|324||12||Baker L 2000 Persons Bodies Const||Philosophical Review, Mind|
|324||12||Hajek A 2003 Synthese||Philosophical Review, Mind|
|324||12||Travis C 2004 Mind||Nous, Philosophical Review|
|324||12||Merricks T 2001 Objects Persons||Philosophical Review, Nous|
|324||12||Pereboom D 2001 Living Free Will||Philosophical Review, Journal of Philosophy|
|363||11||Cappelen H 2005 Insensitive Semantic||Nous, Philosophical Review|
|363||11||Dowe P 2000 Phys Causation||Philosophical Review, Journal of Philosophy|
|363||11||Chomsky N 2000 New Horizons Study L||Nous, Mind|
|363||11||Williamson T 2007 Philos Philos||Mind, Philosophical Review|
|363||11||Rysiew P 2001 Nous||Philosophical Review, Nous|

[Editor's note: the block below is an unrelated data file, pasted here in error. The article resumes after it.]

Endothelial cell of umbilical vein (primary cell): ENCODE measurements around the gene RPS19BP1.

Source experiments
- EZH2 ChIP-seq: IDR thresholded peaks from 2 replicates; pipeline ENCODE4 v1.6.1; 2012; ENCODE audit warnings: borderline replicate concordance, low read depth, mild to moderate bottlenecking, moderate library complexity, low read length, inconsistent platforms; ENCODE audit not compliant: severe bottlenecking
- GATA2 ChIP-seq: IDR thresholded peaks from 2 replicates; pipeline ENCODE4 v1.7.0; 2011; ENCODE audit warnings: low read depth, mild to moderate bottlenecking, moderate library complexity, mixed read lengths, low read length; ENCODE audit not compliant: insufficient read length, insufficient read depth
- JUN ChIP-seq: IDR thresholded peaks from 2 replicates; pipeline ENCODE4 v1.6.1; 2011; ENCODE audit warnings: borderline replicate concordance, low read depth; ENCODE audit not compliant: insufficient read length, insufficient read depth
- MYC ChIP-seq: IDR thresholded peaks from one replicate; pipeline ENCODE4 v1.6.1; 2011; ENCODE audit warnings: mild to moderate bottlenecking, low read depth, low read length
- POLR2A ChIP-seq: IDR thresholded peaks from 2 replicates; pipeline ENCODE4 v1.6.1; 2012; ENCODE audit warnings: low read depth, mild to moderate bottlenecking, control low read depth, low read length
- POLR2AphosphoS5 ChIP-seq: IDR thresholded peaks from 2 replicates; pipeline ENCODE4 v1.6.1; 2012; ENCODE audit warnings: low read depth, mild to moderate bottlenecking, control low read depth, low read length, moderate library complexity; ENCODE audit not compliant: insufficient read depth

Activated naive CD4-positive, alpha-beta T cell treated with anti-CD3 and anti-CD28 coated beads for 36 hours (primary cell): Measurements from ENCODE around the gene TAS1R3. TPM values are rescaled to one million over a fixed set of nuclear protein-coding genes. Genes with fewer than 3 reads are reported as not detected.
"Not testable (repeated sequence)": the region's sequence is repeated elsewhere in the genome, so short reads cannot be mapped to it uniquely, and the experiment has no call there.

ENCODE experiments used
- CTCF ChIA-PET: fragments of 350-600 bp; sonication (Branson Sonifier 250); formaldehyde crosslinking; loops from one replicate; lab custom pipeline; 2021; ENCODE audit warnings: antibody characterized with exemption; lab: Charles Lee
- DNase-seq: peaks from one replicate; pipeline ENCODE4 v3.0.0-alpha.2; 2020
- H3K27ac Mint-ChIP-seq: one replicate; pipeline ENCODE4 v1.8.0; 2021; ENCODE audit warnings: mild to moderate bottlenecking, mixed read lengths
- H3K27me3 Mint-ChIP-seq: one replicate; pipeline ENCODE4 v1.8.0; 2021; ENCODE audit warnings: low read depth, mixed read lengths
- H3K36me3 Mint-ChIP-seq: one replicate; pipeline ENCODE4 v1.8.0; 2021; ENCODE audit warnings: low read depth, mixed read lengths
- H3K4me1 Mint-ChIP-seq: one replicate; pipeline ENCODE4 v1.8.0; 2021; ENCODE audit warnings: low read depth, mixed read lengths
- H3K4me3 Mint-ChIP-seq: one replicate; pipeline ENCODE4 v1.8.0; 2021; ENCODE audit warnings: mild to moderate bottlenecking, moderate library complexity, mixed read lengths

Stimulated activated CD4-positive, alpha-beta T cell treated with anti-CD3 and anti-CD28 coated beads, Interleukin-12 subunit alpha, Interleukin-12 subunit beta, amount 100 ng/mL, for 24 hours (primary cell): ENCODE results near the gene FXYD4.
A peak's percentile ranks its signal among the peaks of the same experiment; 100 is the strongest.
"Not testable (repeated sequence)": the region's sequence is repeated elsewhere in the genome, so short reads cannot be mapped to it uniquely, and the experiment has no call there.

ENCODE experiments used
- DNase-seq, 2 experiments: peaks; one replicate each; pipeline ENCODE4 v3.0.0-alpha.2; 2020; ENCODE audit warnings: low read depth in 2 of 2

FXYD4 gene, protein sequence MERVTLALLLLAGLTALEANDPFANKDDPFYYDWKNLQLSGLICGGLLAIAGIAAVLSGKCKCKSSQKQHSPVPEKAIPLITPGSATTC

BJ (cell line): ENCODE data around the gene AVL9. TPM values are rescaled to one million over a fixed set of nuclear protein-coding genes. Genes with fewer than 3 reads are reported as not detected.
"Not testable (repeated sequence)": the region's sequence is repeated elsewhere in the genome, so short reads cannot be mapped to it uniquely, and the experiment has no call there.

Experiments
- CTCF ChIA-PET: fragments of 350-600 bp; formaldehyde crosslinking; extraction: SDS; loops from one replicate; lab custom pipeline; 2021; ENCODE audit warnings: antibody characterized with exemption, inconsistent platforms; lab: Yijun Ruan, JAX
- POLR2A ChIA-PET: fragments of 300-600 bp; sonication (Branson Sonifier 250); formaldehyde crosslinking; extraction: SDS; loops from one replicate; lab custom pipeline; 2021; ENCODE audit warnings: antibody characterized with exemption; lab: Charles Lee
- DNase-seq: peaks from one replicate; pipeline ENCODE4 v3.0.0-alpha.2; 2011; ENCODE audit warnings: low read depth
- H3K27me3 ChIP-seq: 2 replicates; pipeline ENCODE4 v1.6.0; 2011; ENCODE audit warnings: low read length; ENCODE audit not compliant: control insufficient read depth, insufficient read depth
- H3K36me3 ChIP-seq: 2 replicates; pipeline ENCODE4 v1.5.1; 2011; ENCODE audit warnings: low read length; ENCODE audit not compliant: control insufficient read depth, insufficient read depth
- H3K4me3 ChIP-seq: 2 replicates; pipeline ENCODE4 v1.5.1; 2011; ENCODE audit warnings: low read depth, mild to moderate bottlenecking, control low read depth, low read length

|435||10||Soames S 2002 Rigidity Unfinished||Philosophical Review, Nous|
|435||10||Arntzenius F 2003 J Philos||Philosophical Review, Journal of Philosophy|
|435||10||Velleman J 2000 Possibility Practica||Philosophical Review, Nous|
|435||10||Paul L 2000 J Philos||Philosophical Review, Journal of Philosophy|
|435||10||Cohen S 2002 Philos Phenomen Res||Philosophical Review, Nous|
|435||10||Lange M 2000 Natural Laws Sci Pra||Mind, Nous|
|435||10||O'connor T 2000 Persons Causes Metap||Philosophical Review, Nous|
|435||10||Huemer M 2001 Skepticism Veil Perc||Nous, Mind|
|435||10||Foot P 2001 Natural Goodness||Mind, Nous|
|435||10||Chalmers D 2001 Philos Rev||Nous, Philosophical Review|
|435||10||Conee E 2004 Evidentialism||Nous, Journal of Philosophy|
|435||10||Wright C 2002 Philos Phenomen Res||Philosophical Review, Nous|
|435||10||Heck R 2000 Philos Rev||Philosophical Review, Nous|